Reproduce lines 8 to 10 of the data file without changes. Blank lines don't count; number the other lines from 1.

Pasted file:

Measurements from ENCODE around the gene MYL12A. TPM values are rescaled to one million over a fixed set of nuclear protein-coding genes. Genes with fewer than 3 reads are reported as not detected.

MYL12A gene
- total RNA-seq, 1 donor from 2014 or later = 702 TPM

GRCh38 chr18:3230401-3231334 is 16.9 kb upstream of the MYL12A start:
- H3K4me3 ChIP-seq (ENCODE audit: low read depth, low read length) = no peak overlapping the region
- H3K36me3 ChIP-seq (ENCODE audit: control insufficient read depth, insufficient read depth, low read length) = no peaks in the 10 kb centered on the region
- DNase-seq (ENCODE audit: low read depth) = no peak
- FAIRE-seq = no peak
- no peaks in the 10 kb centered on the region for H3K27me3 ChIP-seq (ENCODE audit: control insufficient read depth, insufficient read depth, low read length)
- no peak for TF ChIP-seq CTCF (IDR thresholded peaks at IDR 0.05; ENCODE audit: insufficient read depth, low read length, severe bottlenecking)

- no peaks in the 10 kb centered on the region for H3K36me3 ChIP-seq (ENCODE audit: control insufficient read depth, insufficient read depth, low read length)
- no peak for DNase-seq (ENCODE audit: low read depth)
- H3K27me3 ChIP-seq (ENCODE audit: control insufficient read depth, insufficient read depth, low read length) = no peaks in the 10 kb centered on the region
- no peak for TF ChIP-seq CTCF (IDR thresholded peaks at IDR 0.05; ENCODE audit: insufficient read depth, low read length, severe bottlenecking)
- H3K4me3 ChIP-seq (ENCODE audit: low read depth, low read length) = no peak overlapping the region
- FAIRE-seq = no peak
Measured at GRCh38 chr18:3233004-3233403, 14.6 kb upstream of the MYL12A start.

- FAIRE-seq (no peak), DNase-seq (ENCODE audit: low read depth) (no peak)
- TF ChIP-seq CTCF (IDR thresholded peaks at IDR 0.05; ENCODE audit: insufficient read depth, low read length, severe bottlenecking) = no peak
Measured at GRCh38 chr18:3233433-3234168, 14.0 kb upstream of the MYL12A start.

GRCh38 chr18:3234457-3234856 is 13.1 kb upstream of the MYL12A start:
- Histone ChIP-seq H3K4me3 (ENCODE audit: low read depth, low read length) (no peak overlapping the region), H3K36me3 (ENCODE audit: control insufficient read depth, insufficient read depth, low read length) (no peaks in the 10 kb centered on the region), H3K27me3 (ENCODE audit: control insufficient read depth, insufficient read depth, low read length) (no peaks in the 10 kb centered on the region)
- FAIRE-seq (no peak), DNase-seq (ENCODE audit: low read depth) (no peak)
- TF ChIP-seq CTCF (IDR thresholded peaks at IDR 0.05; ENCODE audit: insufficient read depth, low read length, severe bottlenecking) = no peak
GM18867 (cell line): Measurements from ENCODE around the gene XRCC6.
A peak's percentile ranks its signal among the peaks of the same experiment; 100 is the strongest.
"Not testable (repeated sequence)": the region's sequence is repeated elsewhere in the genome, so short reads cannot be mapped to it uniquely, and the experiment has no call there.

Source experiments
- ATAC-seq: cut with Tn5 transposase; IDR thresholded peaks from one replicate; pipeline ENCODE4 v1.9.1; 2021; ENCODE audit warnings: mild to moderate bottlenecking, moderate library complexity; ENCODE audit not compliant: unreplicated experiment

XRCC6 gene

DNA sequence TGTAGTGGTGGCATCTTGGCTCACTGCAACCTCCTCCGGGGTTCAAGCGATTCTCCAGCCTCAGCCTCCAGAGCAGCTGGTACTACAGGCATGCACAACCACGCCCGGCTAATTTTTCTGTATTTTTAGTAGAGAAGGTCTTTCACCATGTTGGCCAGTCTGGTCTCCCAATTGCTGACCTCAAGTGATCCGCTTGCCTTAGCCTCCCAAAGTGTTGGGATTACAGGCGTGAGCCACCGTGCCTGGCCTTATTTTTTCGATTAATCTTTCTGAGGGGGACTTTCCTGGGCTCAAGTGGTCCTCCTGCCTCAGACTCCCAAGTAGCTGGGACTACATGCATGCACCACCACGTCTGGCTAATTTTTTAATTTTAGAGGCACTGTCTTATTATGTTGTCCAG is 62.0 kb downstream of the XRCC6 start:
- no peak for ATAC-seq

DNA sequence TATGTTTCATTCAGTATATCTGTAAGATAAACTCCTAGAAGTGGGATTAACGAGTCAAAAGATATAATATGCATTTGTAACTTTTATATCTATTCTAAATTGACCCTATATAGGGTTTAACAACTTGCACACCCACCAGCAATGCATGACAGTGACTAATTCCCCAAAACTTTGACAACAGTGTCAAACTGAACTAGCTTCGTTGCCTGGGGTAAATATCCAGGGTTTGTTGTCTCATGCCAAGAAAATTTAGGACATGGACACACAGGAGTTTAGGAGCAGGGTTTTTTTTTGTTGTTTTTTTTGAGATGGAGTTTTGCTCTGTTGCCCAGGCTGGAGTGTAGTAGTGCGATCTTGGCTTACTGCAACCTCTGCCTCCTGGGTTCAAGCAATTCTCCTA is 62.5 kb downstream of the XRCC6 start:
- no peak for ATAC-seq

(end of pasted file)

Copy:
- FAIRE-seq = no peak
- no peaks in the 10 kb centered on the region for H3K27me3 ChIP-seq (ENCODE audit: control insufficient read depth, insufficient read depth, low read length)
- no peak for TF ChIP-seq CTCF (IDR thresholded peaks at IDR 0.05; ENCODE audit: insufficient read depth, low read length, severe bottlenecking)